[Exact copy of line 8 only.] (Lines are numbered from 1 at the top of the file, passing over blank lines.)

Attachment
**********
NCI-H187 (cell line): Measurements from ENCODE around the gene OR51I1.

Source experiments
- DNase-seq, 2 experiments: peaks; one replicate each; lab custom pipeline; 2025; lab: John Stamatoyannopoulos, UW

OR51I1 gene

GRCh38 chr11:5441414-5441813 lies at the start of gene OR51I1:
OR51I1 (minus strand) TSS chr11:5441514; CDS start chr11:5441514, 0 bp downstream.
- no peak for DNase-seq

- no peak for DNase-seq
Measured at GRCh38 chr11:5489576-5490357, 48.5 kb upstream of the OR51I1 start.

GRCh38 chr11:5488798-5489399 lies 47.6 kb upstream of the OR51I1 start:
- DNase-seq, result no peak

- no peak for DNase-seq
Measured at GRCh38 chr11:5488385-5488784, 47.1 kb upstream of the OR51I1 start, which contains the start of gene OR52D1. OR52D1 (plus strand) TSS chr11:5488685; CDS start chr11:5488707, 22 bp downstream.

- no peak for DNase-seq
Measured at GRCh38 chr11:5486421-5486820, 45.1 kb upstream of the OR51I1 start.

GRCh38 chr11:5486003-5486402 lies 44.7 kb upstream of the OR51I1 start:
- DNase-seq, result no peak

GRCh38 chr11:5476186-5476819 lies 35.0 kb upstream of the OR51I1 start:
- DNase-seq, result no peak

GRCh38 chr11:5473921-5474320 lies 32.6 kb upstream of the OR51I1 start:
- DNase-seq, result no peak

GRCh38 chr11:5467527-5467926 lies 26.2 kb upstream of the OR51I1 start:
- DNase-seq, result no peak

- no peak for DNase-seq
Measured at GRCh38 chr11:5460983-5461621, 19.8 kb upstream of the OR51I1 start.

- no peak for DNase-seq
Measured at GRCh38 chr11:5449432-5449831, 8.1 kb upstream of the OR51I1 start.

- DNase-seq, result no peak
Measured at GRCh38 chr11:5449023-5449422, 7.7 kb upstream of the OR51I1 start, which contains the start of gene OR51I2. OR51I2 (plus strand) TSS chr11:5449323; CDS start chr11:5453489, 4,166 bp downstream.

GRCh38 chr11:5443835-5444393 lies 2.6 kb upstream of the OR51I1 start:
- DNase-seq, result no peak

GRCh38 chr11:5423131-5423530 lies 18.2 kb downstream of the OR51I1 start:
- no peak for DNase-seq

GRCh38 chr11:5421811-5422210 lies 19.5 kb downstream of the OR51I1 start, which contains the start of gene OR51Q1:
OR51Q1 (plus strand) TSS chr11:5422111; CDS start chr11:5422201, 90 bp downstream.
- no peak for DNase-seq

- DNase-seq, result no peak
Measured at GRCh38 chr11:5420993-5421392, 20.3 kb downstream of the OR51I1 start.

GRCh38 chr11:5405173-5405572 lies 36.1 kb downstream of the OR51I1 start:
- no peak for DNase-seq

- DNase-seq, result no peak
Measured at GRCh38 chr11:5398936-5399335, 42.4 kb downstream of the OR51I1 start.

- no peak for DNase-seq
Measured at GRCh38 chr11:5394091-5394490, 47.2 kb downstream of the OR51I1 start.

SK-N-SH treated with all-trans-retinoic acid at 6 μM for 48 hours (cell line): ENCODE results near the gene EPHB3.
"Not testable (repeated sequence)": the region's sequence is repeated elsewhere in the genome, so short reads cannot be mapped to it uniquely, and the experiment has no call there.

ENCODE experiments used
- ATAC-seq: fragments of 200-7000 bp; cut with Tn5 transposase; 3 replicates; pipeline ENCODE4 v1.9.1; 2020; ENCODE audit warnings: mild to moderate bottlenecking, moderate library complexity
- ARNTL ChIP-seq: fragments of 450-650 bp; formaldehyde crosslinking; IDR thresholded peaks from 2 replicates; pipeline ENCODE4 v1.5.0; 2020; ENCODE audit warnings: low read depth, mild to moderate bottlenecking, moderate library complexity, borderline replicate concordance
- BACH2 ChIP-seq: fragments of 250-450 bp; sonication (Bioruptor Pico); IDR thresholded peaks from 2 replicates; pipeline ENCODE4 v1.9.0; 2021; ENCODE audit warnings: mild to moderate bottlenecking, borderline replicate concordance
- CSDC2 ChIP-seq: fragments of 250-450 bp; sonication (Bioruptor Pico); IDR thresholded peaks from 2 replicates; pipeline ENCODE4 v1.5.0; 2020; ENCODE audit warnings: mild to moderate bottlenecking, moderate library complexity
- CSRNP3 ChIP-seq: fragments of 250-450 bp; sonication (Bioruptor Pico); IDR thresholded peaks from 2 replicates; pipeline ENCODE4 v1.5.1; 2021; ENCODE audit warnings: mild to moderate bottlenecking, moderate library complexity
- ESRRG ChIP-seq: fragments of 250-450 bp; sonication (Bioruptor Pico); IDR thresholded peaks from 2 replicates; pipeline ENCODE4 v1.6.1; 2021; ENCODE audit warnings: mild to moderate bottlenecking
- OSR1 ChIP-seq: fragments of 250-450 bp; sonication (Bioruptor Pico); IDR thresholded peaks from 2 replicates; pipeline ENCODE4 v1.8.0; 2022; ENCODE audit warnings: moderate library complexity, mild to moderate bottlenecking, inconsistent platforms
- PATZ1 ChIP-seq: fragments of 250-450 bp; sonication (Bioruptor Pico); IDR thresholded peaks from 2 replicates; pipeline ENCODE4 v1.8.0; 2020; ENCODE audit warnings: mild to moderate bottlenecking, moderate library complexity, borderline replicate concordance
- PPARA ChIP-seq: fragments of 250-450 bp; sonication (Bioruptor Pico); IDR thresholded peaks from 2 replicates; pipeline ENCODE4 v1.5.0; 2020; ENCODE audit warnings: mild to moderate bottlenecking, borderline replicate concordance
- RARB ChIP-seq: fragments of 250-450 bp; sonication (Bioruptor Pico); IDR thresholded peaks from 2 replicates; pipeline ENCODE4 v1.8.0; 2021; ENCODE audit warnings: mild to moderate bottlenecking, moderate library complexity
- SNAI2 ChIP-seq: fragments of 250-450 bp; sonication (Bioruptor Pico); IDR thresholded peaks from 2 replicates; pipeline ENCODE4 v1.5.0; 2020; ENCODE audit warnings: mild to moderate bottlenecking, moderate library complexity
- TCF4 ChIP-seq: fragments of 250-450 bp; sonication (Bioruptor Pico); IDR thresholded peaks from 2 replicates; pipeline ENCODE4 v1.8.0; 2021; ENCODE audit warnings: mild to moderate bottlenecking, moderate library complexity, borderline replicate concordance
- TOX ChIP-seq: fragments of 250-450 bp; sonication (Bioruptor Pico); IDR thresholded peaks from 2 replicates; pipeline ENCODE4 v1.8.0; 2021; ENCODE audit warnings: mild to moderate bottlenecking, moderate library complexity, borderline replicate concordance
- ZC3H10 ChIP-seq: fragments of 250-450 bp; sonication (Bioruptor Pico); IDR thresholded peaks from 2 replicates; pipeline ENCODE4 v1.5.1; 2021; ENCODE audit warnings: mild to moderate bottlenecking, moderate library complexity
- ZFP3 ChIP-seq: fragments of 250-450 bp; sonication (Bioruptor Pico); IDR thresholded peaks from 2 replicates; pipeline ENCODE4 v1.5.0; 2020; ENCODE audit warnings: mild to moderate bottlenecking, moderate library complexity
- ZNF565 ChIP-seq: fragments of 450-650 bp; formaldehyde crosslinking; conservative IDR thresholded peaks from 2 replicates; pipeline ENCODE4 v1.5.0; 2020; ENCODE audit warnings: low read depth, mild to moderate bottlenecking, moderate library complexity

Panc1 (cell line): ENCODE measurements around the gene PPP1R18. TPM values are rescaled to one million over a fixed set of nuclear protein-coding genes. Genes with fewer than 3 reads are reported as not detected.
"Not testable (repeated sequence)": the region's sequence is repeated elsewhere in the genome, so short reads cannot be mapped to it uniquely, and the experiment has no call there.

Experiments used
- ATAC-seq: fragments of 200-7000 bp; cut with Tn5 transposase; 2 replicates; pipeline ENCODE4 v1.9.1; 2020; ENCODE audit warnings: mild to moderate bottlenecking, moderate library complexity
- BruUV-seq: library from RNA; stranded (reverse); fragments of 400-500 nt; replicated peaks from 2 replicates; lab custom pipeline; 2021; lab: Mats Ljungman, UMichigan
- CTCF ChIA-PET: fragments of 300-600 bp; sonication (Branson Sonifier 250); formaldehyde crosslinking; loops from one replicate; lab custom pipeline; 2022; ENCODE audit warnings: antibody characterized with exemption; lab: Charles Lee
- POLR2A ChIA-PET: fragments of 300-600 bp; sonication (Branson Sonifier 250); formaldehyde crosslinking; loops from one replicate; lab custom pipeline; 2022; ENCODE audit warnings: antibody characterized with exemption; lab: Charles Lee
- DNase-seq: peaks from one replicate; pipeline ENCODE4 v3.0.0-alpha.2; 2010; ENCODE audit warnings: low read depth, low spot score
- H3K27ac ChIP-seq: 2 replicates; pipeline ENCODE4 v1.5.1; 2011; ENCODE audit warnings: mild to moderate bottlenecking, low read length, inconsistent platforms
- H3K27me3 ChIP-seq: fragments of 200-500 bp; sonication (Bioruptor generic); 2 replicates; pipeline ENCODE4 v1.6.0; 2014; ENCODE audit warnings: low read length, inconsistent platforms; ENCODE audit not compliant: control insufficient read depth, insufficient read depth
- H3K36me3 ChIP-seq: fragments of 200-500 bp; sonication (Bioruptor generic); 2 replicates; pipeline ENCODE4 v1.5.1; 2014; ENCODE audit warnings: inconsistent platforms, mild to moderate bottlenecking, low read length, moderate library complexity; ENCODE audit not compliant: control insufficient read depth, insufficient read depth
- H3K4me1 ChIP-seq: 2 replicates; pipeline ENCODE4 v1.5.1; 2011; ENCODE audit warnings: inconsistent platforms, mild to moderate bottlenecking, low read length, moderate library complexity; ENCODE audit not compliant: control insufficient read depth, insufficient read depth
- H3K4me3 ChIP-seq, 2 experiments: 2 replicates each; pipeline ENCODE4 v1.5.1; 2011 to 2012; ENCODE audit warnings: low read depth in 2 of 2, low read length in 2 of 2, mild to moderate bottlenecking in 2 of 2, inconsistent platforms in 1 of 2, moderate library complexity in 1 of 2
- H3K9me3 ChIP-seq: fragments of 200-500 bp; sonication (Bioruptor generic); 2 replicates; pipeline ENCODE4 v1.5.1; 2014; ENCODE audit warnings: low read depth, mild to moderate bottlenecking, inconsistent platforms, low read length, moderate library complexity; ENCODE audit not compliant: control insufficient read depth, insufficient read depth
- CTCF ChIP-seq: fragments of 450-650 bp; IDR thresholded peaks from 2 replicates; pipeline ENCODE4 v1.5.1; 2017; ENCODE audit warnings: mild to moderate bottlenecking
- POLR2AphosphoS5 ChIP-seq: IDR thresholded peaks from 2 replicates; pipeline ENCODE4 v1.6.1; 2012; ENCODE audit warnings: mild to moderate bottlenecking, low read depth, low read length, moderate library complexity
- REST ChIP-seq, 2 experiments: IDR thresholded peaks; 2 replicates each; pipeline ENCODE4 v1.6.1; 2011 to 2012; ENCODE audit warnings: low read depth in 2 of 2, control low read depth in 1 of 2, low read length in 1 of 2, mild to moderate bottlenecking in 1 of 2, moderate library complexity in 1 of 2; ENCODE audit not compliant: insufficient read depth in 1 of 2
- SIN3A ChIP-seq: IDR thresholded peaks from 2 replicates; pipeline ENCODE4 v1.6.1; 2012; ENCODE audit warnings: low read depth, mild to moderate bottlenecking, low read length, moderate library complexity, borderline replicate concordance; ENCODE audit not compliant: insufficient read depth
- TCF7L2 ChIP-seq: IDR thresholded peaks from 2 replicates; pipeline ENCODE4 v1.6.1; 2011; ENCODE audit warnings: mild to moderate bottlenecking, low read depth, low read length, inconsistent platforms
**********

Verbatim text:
- no peak for DNase-seq